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Short Stories: A Mom and Her Son — A Perfect Night Long Ago

bill gaither trio

Almost thirty years ago, my mother turned a Ruger .357 handgun towards her heart, cocked the hammer, and pulled the trigger. Mom died moments later, slumping to an ignoble end in her bathroom. Mom had tried to kill herself numerous times over her fifty-three years of life before finally succeeding. (Please see Barbara.) I have written about some of these attempts before, so there’s no need to rehash them here.

Mom and I had a complicated relationship. My Fundamentalist religious beliefs kept me having the relationship I should have had with her. While Mom professed to be a Christian, I didn’t believe her. I genuinely thought that if she would just repent of her sins, get saved, and start following the teachings of the Bible, all would be well. No mental illness, no drug ddiction, just love, peace, and joy. It would be years later before I truly “understood” my mom. It would be years before I understood how being sexually abused by her father affected every aspect of her life. Mom’s life was a trainwreck, but once I understood that abusive, violent men often drove her train, I could then love her as she was. Or try to, anyway.

In early 1976, I decided to study for the ministry. At first, I planned to attend Briercrest Bible Institute — an non-denominational Evangelical college in Canada. But, unable to meet the non-resident financial requirements for crossing the border, I chose to attend Midwestern Baptist College in Pontiac, Michigan instead. This singular choice, of course, changed my life, later affecting who I would marry, where I would live, and how I would spend most of my adult life. There’s a new show on TV called Ordinary Joe. The show details how the choices we make affect the trajectory of our lives. What if I had gone to Briercrest instead of Midwestern? How different would my life be today? Better? Worse? Who can say? Alas, life is what it is.

Mom was quite proud of me. I would be the first person in our family to go to college. While Mom never heard me preach, I know she was delighted that I was a preacher. A few months before I left for college, I asked Mom if she wanted to go to a Christian concert with me at the Allen County War Memorial Coliseum in Fort Wayne, Indiana. This would be the first and last time Mom and I did something together. Just Barbara and her oldest son, Bruce.

Mom said yes, so on the appointed day, we drove to Fort Wayne to hear the Bill Gaither Trio — Bill and Gloria Gaither and Gary McSpadden. Also performing were Henry and Hazel Slaughter. Before heading over to the concert, we ate dinner at a restaurant — its name long forgotten. Mom and I would eat dinner together one more time in the spring of 1978, introducing her to Polly, my beautiful bride-to-be.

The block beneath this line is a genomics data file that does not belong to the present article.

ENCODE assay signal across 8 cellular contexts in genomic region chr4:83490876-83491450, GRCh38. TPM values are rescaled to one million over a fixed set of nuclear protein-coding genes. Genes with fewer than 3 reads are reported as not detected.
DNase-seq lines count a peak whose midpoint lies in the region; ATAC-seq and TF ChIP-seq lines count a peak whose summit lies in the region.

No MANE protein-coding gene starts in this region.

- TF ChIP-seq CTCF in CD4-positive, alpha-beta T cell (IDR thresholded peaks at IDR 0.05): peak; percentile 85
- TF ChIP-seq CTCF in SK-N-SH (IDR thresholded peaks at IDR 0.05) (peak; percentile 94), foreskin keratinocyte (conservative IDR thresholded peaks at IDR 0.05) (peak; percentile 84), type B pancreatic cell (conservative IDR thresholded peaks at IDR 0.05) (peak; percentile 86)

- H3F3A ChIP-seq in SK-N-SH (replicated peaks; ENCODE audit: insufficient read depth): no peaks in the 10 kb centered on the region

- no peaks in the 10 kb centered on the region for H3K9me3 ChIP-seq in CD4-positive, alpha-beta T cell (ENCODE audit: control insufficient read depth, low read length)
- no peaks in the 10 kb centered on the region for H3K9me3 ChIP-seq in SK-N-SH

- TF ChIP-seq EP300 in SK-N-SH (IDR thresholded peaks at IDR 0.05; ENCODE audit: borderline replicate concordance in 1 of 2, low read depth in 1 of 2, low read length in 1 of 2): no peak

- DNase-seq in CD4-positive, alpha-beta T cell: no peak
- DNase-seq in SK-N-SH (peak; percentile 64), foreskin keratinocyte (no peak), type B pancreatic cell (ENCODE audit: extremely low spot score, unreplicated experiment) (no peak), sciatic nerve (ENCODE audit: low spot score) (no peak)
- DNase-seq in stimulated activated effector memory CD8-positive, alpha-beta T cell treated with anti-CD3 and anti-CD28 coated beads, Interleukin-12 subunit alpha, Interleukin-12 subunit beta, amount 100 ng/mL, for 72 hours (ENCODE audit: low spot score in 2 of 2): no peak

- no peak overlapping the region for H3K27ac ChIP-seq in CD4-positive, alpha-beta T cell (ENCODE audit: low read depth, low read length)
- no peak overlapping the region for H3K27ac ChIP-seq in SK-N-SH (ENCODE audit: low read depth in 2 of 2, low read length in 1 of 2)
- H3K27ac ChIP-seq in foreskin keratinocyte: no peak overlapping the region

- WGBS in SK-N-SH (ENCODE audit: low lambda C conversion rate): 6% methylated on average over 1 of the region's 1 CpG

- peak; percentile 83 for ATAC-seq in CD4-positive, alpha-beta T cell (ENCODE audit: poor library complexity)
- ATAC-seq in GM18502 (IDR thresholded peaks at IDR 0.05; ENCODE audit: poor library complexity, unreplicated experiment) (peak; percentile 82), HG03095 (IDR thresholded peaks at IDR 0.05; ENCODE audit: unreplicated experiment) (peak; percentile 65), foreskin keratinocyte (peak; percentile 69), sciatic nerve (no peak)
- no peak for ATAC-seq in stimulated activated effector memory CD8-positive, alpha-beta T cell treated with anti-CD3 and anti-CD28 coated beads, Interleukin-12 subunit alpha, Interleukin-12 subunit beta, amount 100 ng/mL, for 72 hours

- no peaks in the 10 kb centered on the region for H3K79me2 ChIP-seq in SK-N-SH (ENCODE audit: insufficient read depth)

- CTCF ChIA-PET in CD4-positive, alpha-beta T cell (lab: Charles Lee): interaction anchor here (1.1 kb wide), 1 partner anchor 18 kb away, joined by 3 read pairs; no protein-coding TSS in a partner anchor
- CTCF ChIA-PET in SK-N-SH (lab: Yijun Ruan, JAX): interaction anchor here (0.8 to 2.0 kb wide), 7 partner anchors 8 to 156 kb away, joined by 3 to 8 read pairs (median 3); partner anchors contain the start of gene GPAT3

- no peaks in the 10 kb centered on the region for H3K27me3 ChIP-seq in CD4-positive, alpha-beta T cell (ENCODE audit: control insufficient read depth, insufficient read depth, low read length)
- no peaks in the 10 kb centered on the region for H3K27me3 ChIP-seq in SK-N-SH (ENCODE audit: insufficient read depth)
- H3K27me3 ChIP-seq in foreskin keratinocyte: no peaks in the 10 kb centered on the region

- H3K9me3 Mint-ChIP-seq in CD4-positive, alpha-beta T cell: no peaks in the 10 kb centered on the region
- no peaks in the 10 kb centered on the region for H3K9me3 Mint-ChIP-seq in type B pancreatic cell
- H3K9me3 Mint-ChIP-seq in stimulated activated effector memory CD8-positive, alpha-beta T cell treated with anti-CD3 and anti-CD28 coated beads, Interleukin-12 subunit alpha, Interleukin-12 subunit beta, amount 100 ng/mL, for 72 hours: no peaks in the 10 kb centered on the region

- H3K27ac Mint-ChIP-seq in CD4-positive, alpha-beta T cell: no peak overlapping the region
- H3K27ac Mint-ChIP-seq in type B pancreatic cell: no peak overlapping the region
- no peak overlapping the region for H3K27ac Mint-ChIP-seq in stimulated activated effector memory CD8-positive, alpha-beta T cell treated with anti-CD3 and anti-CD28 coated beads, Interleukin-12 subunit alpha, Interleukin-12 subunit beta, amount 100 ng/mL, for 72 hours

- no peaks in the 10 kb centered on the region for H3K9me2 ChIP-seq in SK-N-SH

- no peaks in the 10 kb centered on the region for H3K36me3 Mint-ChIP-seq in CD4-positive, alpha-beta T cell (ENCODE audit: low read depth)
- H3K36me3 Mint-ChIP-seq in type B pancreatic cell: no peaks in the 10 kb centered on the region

A perfect night, forty-five years ago. A night when a mother and her son could be just that without Jesus, the Bible, or mental illness getting in the way.

bruce-gerencser-headshot

Bruce Gerencser, 64, lives in rural Northwest Ohio with his wife of 43 years. He and his wife have six grown children and thirteen grandchildren. Bruce pastored Evangelical churches for twenty-five years in Ohio, Texas, and Michigan. Bruce left the ministry in 2005, and in 2008 he left Christianity. Bruce is now a humanist and an atheist.

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4 Comments

  1. Avatar
    Yulya Sevelova

    I must agree with BJW, and even more so, instead of turning her much justified rage on herself with that gun, she ought to have shot John Teiken ! Primordial rage, at a very young age, was where those anger fits came from. They often start in middle- age, after becoming tired of always struggling with life. No doubt the passive- aggressive husband moving you and your mother all over the place contributed to her immense frustration, he was a loser and ineffectual protector where Ol’ Grandpa Teiken was concerned !! Your dad should have railroaded Grandpa straight to jail. I’m sorry you ever had to deal with losing your mom,Bruce.

  2. Avatar
    Obstaclechick

    I feel for your mom, and heck, for her kids too. So many suffered because of the sh!tty sexual abuse.

    I am glad you enjoyed that time with her. I am sure she cherished it.

    My grandma LOVED the Gaither Trio – she had their music book and used to play the songs on the piano and sing them. Sometimes I sang with her. And I remember the Slaughters too…..

  3. Avatar
    Karen the rock whisperer

    Maybe I’m just inclined to crying today, but this pushed me to the edge of tears. A memory like this, a blooming flower in a tangled brush of memories of a difficult relationship… they’re wonderful things. I’m so glad you have it.

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Bruce Gerencser